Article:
Bishop Murphy: One of the things is [that] I’ve been doing blogs each day. They’re not as long as a column, but you get them out. Everybody who’s on that website will see this regularly. Another thing we did was last year, we announced that in the middle of the summer, July-August, that weekend would be Middle East weekend. So we did what we Catholics do and took up another collection (laughs). But we were able to get some more money out of that, and I think we just need to take opportunities like that and call the attention of people to it. Then some people respond and you’ll find some groups will respond. As Abraham Joshua Heschel said: you start it with one, then another, then a third and fourth, and before you know it you have a movement. And I think we should really be encouraging those who catch on to this. To start to do some things on their own that would be helpful. We can’t be the only voice, for example, in Washington. We can be a voice, but we’re just the bishops. Take the decision on Christian genocide. What made the difference there? It wasn’t the fact that the names of x-amount of bishops were there, it was the fact that all of the sudden, people picked up on it. I’m not saying that’s changing things radically, but it’s another force for good.
Cardinal Dolan: Let me mention this. We’ve got a lot of Catholic business leaders who would do a lot of business in this area of the world, and when I meet with them, when they tell me, ‘oh, I’m going to Saudi Arabia,’ or ‘I’m going to Iraq’ or ‘I’m going to Iran,’ or ‘I’m going to Kurdistan as part of some business ventures,’ I will often say to them: ‘are you going to meet with prominent leaders and government officials?’ – ‘Oh, yes.’ – ‘Are you going to mention to them the persecuted Christians?’ – ‘Well I hadn’t thought of that. That’s not really my responsibility, I don’t know if I’m an expert there.’ I’ll say to them: ‘Let me ask you this. If one of your Jewish partners were going to a country where there’s a persecution of Jews, would your Jewish partner bring that up to government leaders?’ And they’ll say ‘probably so.’ And I said when are we going to start doing that? When are we going to encourage our lay people? Sometimes they have a lot more clout that we bishops do. They expect us, fat, balding bishops, to go home and start talking about this. We’ve got to advocate with our people.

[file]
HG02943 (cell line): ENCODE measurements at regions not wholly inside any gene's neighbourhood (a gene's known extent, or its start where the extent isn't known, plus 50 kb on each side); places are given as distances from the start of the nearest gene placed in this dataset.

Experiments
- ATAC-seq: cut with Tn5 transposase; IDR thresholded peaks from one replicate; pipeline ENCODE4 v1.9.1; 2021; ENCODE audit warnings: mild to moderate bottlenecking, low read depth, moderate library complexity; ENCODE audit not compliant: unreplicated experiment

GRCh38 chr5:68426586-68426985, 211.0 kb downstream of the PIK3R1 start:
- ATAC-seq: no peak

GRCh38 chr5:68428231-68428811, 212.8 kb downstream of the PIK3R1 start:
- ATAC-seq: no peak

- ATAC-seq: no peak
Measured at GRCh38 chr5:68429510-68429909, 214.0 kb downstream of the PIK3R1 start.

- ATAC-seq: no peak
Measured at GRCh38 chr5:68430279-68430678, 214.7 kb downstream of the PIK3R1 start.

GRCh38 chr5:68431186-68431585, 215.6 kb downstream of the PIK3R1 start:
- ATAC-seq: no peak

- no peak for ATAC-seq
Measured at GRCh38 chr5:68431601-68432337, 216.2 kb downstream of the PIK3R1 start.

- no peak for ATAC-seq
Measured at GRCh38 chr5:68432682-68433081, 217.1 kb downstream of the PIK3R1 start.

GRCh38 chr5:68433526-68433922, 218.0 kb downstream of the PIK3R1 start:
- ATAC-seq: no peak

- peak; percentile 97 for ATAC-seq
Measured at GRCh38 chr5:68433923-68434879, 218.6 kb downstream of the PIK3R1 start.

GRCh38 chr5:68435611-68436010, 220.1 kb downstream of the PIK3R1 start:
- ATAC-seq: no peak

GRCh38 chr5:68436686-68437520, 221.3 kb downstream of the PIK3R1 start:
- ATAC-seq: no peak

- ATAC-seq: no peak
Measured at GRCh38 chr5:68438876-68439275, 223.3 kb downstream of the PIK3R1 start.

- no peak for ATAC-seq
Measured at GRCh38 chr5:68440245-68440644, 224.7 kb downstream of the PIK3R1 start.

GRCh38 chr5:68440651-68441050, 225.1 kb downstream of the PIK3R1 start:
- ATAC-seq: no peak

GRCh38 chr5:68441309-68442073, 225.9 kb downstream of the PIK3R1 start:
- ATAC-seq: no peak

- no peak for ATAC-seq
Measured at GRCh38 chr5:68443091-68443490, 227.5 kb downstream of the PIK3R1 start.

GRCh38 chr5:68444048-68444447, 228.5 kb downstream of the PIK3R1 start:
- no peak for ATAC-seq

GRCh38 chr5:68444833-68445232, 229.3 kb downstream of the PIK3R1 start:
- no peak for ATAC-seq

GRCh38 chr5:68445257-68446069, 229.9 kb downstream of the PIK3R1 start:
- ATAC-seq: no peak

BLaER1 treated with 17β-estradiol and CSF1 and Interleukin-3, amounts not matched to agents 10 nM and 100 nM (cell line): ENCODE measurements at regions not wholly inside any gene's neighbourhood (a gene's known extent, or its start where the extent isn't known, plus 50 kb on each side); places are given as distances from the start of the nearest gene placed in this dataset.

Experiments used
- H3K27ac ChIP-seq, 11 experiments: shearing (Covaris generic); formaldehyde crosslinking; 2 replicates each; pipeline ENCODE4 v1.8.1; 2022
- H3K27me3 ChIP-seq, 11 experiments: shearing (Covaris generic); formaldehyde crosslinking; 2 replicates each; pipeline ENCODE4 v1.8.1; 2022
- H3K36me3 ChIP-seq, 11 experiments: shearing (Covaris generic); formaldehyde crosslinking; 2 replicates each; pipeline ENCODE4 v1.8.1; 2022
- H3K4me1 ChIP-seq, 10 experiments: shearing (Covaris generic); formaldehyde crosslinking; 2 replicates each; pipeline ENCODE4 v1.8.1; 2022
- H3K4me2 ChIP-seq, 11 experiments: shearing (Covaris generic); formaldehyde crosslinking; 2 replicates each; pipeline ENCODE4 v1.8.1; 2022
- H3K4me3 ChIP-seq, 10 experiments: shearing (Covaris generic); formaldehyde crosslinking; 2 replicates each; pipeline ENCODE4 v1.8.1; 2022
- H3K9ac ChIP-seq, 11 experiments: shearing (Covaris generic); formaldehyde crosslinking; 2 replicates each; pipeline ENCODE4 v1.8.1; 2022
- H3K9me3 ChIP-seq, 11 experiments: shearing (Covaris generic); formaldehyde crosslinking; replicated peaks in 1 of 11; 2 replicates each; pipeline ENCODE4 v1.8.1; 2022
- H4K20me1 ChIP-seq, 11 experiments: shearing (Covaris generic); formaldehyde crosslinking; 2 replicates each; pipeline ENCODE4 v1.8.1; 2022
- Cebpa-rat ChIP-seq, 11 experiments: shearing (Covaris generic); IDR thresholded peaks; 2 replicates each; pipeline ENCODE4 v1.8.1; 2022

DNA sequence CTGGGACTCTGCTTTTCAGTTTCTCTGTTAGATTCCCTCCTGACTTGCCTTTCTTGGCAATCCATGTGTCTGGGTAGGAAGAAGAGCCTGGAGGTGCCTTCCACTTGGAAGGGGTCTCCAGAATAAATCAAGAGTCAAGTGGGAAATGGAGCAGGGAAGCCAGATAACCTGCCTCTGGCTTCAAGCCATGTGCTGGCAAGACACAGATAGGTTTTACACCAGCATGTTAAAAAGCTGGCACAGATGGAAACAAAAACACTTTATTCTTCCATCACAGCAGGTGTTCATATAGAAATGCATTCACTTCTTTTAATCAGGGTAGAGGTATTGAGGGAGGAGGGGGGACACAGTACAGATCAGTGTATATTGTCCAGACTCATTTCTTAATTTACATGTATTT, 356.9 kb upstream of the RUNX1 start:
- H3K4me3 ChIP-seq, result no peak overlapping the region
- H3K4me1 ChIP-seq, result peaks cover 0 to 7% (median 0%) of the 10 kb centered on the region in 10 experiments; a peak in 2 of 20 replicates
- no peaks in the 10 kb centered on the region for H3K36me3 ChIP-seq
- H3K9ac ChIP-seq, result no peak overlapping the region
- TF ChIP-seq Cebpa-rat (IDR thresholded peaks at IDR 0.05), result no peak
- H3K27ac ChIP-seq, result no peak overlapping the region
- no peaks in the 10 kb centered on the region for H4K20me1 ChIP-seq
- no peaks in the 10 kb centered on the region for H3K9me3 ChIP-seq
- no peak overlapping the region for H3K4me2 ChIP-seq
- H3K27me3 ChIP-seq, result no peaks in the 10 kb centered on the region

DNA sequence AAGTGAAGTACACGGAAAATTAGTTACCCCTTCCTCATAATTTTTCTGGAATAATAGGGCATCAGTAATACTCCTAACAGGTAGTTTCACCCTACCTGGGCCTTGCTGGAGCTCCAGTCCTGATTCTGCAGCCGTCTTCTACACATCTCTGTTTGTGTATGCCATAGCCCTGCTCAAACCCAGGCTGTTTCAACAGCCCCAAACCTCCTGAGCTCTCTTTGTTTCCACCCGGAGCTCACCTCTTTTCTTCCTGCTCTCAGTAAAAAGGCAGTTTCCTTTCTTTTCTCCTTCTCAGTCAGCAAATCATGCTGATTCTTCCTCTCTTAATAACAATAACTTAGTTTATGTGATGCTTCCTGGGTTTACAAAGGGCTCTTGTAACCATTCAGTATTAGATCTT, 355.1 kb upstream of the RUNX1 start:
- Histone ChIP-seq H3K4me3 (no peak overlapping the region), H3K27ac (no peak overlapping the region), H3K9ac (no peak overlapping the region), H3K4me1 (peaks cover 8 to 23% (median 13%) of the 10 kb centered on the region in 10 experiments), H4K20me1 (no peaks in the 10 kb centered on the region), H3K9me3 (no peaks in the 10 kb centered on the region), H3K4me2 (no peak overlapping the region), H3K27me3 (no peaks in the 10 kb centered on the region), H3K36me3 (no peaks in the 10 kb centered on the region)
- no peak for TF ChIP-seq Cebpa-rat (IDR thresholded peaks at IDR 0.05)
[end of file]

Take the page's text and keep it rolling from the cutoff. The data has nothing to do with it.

Bishop Murphy: I’ll give you an example of that. I spent two years on the International Commission for Religious Freedom. And one of our jobs was to study every time, whoever was the president at that time, went to a foreign country, someone from the White House would call us and say for example, ‘the President’s going to China. What do you have by way of names of people, what do you have about issues?’ And he would bring those things with him and literally take them out of his pocket, and when he’d come back we’d get a little report from the president saying ‘I did talk with the president of China about those things you gave me.’ So there are different ways this can happen, but what I think what the cardinal suggests is it’s something we need to be more acute about.
Cardinal Dolan: You know when I had brother bishops from India at my house, they told me that when President Obama went to India last summer they deeply appreciated the fact that he spoke publicly about the persecution of religious minorities, especially the Christians. Now Lord knows I’ve done my share of criticism of President Obama, as we bishops have with any and all of our presidents.
We’d like to compliment them when they do good, we criticize them when they don’t, but my brother bishops say ‘that meant the world to us.’ So it’s that kind of advocacy that we need with our political leaders, but let’s not forget the business leaders, and let’s not forget the grassroots people who can make this work.